While the COVID-19 pandemic appears to be waning, fear — especially among the older population, is not. That’s a vulnerability scammers continue to exploit for big bucks. These are some of the more common COVID-19 scams to be on the lookout for, and ways to guard against them:
Stimulus check scams
The last stimulus checks went out last year, but scammers are still fomenting confusion among population segments continuing to look for financial help. You still see emails and text messages claiming to know the whereabouts of your stimulus check with offers to help you get it deposited into your bank account. There are no more stimulus checks, so ignore any such claims.
COVID treatment scams
People are still looking for treatments and other COVID-related products and supplies such as testing kits. While most legitimate supplies are available at your local drug store or pharmacist, scammers are still trying to lure people in with emails and texts offering access to “cheap” supplies or to treatments that are not widely available. It’s best to ignore such emails and texts and avoid making purchases from unfamiliar websites.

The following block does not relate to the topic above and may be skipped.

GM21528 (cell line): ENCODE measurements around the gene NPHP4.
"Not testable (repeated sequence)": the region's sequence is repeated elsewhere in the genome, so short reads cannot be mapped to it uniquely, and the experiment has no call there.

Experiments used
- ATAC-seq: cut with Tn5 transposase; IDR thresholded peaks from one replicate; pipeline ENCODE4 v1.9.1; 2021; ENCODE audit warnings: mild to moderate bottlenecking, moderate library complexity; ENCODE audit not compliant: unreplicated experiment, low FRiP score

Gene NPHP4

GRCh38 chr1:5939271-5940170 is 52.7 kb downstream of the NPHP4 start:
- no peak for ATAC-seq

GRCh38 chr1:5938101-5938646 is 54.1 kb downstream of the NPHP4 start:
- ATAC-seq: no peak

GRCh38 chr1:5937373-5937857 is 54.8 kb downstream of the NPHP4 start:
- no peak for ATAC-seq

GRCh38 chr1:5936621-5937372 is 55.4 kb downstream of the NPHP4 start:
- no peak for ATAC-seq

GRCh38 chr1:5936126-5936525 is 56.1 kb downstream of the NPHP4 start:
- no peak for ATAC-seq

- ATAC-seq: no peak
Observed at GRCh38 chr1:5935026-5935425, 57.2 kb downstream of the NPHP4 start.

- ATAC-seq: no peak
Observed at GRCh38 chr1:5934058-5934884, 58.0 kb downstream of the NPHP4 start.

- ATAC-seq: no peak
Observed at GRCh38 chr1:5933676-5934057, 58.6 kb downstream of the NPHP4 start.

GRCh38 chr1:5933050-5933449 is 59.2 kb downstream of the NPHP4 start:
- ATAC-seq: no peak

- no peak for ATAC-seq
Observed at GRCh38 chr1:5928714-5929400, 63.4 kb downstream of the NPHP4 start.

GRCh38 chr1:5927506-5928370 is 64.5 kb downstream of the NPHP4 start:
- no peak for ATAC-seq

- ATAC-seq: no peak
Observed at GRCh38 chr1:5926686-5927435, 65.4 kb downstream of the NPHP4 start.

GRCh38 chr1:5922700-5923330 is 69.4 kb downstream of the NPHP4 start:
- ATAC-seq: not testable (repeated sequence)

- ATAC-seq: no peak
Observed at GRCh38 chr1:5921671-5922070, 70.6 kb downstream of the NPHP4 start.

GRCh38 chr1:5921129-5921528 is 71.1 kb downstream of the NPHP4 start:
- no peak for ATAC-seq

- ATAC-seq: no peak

Posing as charity organizations, scammers take advantage of the kind hearts of people who want to help others during difficult times. If you want to donate money, make sure it’s for a legitimate charity. Look up the charity using the IRS charity search tool that lists all qualified organizations. If the organization isn’t listed, it’s probably not legit.
Fake information websites
Everyone is looking for the latest COVID-related information. Scammers have created fake COVID websites claiming to have exclusive information from the Centers for Disease Control, or similar organizations. They lure people to their sites and then download malicious software to your computer capable of stealing your personal information. Never click on a link to a website from an email or text claiming to have exclusive COVID information. Always rely on legitimate sources, like the CDC or the Colorado COVID website.